Our best times were in Egypt, when we fled.
I spoke a foreign tongue, and , yes, I prayed
to Isis, screaming till my insides bled.
then sat outside in heat and blowing sand
and watched my baby, mindless as he played,
the goddess his protector in this land.
And when I healed, the old man finally turned
and touched me, and beneath her moon we made
our second baby. Oh, I thought we could
stay there forever. I was still a child.
One day he came to me. He shambled, old,
into the kitchen where I kneaded bread
to make my family's dinner. When he said
It's safe, we can go home, that's when I died.
The baby in my womb still drank my blood.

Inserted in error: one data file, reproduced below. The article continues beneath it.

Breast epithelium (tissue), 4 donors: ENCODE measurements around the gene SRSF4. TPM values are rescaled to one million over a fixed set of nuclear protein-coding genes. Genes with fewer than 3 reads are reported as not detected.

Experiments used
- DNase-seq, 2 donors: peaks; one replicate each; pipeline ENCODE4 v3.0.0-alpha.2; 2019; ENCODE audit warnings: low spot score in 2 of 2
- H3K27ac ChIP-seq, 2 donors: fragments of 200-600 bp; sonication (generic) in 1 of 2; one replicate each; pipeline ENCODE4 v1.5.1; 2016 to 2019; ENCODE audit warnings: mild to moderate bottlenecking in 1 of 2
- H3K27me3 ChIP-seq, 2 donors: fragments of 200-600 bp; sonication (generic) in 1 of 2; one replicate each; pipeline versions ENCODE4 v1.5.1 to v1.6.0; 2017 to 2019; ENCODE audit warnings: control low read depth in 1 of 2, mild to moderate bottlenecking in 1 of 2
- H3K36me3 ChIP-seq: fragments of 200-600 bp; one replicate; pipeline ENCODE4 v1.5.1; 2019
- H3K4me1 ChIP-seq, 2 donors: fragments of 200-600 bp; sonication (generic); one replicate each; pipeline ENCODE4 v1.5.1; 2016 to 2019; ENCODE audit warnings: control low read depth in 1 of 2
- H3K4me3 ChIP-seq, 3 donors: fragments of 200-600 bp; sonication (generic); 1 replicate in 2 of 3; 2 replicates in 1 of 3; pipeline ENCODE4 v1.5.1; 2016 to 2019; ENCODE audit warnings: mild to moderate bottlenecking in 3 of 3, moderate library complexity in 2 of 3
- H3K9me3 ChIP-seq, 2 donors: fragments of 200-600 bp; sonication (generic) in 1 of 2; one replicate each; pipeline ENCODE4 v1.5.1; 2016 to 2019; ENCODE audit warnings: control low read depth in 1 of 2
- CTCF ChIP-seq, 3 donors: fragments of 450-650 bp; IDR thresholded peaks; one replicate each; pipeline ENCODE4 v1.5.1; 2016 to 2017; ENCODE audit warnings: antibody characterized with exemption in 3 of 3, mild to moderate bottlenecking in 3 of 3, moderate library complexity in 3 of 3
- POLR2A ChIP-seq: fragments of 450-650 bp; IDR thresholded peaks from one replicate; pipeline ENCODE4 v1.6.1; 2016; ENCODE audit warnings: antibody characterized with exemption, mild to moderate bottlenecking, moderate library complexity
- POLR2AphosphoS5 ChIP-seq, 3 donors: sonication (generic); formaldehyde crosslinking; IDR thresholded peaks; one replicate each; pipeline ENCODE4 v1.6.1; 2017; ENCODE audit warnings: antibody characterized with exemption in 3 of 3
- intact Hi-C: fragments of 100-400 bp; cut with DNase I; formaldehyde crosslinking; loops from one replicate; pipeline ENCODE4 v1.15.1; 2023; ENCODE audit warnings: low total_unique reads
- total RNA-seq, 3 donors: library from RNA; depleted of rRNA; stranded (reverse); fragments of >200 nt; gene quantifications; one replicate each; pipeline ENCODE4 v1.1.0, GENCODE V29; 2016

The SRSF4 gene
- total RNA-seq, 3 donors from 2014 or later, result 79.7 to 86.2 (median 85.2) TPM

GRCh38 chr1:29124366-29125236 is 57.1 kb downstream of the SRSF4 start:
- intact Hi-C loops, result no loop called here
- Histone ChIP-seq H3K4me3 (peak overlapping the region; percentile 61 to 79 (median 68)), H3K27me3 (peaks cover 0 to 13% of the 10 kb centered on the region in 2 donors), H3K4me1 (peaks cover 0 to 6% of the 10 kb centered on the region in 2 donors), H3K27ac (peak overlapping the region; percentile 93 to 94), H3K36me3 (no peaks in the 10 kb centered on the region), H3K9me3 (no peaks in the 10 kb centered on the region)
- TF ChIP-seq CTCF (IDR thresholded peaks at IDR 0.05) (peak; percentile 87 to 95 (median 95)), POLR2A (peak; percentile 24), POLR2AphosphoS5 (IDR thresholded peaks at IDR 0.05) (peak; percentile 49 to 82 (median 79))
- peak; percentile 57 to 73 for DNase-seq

The old man smiled. He always was so kind,
his touch at night more gentle than a bird.
I tried to tell him, but my tongue was wood
and Isis did not answer when I called.
The fatherless one, though, he rose and stood
alone amid his toys as if those words
had killed him too. How could he understand
what angels' whispering voices in my head
had always told me : he was not my child.
We had not run from Herod but from G-d.